Jun 23, 2016 | By Tess

Lake Placid, NY based Create Prosthetics, known primarily for its innovative and customizable 3D printed prosthetic covers, has recently been putting its expertise in prosthetics to new uses. Most recently, for instance, the company created what they are calling the first ever medical-grade 3D printed arm prosthetic, which they made for a young Haitian mother who lost her arm in the 2010 earthquake.

Create Prosthetics, which was founded by Jeff Erenstone in 2015, has been working on the design and prototyping of the prosthetic limb for the past year in their Lake Placid lab. After much hard work and dedication, the 3D printed prosthetic arm was brought to Haiti by Erenstone to be fitted onto one Danis Exulise, a 20 year old single mother who was forced to cut off her own arm after being trapped under earthquake rubble in the violent 2010 Haiti earthquake.

The 3D printed transhumeral prosthesis made by Create Prosthetics offers a number of advantages over traditionally made ones, such as being more lightweight—it weighs only 2 lbs, about half as much as regular prosthetics—and having a more appealing aesthetic appearance. Considering that it was created by a company that specializes in making prosthetics more visually interesting, this last benefit is no surprise. Finally, the 3D printed arm prosthetic has also been designed for optimal grasping functionalities.

As Erenstone explains of the innovative design, “We have found a niche that a 3D-printed prosthetic arm fills very well. Other prosthetic arms may be more functional, but our arm is very attractive and easy to become accustomed to. If an amputee has trouble with other arms, they may want to try ours.”

Accompanied by Healing Hands for Haiti, an organization focused on bringing rehabilitation medicine to the impoverished country, Erenstone traveled to Port-au-Prince with the prosthetic in early June to conduct the fitting and to assemble the prosthetic arm. This was done in partnership with the Enable Community Foundation (ECF), which itself supports the well known e-NABLE network of volunteer makers.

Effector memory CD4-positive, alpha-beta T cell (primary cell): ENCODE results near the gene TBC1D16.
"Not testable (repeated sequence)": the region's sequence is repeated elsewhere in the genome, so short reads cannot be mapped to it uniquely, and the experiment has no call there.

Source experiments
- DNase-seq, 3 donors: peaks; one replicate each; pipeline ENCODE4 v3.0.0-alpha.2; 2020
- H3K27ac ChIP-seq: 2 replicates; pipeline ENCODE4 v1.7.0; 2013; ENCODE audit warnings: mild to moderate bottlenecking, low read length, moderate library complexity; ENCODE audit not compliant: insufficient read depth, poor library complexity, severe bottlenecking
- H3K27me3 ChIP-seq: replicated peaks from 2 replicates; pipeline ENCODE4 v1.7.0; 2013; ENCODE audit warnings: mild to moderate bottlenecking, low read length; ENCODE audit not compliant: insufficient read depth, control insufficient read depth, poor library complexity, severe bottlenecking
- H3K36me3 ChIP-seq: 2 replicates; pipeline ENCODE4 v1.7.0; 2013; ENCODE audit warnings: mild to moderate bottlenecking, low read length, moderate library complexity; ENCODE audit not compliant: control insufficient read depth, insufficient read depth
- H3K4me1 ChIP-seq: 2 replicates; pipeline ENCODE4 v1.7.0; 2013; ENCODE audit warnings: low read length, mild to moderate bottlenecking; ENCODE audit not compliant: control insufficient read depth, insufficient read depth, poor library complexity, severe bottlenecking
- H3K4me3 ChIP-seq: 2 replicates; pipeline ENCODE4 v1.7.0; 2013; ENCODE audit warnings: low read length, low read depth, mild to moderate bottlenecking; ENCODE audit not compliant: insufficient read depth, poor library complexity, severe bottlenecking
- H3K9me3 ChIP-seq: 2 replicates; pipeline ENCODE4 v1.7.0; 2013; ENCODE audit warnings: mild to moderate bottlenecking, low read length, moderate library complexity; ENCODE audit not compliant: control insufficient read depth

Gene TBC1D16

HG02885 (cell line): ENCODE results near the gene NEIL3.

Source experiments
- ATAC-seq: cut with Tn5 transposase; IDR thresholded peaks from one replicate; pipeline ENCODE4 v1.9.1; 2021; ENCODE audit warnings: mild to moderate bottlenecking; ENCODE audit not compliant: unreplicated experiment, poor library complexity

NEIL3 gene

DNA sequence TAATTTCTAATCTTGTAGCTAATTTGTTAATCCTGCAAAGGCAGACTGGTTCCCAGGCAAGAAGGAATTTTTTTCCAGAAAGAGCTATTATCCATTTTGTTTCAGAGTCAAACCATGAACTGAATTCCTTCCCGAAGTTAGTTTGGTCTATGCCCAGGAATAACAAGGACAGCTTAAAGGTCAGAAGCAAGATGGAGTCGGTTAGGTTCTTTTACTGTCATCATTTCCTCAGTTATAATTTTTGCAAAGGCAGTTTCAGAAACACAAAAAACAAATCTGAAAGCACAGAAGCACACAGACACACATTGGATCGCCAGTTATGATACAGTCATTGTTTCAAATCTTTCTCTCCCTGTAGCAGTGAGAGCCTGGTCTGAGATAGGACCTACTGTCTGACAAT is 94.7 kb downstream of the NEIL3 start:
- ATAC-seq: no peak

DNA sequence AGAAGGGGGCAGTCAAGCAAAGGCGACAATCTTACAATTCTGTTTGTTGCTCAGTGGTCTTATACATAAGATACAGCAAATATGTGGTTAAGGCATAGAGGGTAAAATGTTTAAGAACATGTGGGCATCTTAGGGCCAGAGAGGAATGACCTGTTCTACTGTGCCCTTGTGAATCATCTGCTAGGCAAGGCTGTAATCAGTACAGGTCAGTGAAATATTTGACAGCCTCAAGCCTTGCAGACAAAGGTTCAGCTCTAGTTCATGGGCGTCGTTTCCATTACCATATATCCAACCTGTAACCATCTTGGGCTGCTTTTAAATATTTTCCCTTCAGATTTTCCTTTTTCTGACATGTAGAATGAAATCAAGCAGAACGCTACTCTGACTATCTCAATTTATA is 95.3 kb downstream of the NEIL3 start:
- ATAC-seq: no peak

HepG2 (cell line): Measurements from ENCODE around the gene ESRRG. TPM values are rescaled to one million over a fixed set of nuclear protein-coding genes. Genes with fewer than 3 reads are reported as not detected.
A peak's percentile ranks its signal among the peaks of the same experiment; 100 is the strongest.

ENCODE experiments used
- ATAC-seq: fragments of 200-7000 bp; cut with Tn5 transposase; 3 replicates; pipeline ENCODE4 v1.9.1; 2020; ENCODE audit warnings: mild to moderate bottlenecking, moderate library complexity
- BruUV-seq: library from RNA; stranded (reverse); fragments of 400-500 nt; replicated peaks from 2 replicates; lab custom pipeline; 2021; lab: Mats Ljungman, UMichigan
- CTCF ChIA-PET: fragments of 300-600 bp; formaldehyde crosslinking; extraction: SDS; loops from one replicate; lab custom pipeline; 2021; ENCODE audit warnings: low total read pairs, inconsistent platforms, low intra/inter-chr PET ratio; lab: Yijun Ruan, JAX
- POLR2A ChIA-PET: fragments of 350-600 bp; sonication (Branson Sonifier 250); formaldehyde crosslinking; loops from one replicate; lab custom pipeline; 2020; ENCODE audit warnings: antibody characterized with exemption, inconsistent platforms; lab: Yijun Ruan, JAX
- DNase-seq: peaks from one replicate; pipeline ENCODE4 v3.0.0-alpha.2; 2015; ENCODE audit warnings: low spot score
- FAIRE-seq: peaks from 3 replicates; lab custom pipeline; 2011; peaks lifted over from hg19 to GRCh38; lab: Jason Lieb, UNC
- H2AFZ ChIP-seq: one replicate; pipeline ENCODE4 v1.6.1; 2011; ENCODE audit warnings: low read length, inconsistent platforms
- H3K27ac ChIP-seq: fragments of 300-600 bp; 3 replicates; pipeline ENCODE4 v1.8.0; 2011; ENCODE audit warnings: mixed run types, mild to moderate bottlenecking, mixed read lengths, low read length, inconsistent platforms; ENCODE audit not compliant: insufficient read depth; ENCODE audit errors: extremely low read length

As one can imagine, fitting the 3D printed prosthetic arm onto Danis Exulise was an emotional affair, and even Erenstone found himself brought to tears. He explains, “You have to understand how important that moment was. It means that her daughter has accepted the prosthetic as a part of her mother and not as an attachment or appliance. You wouldn’t walk up and kiss a toaster.”

As mentioned, Create Prosthetics is saying this is the first ever 3D printed medical-grade prosthetic arm to be made, which they achieved by following strict FDA guidelines for 3D printed medical-grade devices. With the success of their product’s development, they will begin selling kits for their 3D printed prosthetic arms in North America. These kits can be used for transradial (below the elbow) or transhumeral prosthetics and are designed to fit onto any prosthetist designed sockets.

In collaboration with ECF, Create Prosthetics will also continue to bring their innovative prosthetics to parts of the world where medical devices are not always accessible. “We’ve been working with ECF and other groups for years to get prosthetic devices to people who need them most. It’s just part of being world citizens and we are honored to help.” According to the company, this last trip to Haiti was its fourth official trip to a developing country. Previously, Create Prothetics also sent representatives to Nepal and India, where they brought materials and their skills to offer guidance. Within the next few months, Erenstone and his team are also reportedly planning two more trips to Haiti and Nepal.

Photos courtesy of Create Prosthetics



Posted in 3D Printing Application



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